Far right, or extreme right might be a more apt description for the US-Israeli policy of stoking civil war in Palestine, a policy that Linda Gradstein euphemistically describes as an Israeli government decision "to strengthen Abbas as he moves to challenge the ruling Hamas movement." It is frightening to hear how blandly Gradstein notes that Israel is funneling weapons (2000 AK-47s and 2,000,000 rounds of ammunition) to Fatah, and then has the gall to conclude that the talks between Olmert and Abbas that produced this lethal Christmas present "is just part of a flurry of diplomatic activity that raised hopes for renewal of Israeli-Palestinian peace talks." Raised whose hopes? The hopes of the compromised and antidemocratic Abbas? Where is any evidence of Palestinian hopes?
This sadly truncated reporting is nothing new and not surprising from the ethically compromised Gradstein. It also fits with NPR's pattern of focusing on extremism of Palestinians (such as Hamas' anti-Semitic charter), while ignoring the brutality of Israel's occupation of Palestinian territory and the extremism of Israeli leaders (such as Deputy Prime Minister Avigdor Lieberman) and parties (e.g. Kadima's platform declaring that "the Jewish people have a national and historic right to the Land of Israel in its entirety " or Likud's which states, "The Government of Israel flatly rejects the establishment of a Palestinian Arab state west of the Jordan river" i.e. the West Bank!)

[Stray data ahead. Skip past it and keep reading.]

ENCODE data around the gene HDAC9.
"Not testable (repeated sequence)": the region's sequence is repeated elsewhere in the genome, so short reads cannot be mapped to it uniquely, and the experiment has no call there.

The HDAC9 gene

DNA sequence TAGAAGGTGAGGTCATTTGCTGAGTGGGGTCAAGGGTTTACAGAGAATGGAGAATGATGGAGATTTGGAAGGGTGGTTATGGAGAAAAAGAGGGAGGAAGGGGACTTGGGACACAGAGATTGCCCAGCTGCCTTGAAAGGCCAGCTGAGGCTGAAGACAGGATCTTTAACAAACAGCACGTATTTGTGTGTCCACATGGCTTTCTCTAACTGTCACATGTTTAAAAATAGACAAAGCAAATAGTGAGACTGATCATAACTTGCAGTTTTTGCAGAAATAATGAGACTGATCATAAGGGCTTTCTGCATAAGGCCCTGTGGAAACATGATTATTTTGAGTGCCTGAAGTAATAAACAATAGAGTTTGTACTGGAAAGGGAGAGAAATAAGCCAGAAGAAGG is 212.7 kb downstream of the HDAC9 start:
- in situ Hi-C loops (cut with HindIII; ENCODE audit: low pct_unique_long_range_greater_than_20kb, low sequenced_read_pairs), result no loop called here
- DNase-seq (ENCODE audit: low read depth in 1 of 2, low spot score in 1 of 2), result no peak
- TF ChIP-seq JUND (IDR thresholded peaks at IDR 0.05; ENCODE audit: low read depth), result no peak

From NPR's coverage, listeners get a lopsided impression that Israel is the legitimate, moderate, restrained, and ready to compromise "partner for peace" that is faced with intransigence and extremism from the Palestinian side. If NPR's coverage of the Israel-Palestine conflict were more fair and thorough listeners would be shocked at how provocative and one-sided the US position is in the conflict and how the continual claim by the US and Israel that you can't negotiate with extremists is clearly hypocritical and false--of course you can. It is through negotiations, compromise, verification mechanisms, third party mediation, and concrete actions that extremists (on all sides) will modify their positions.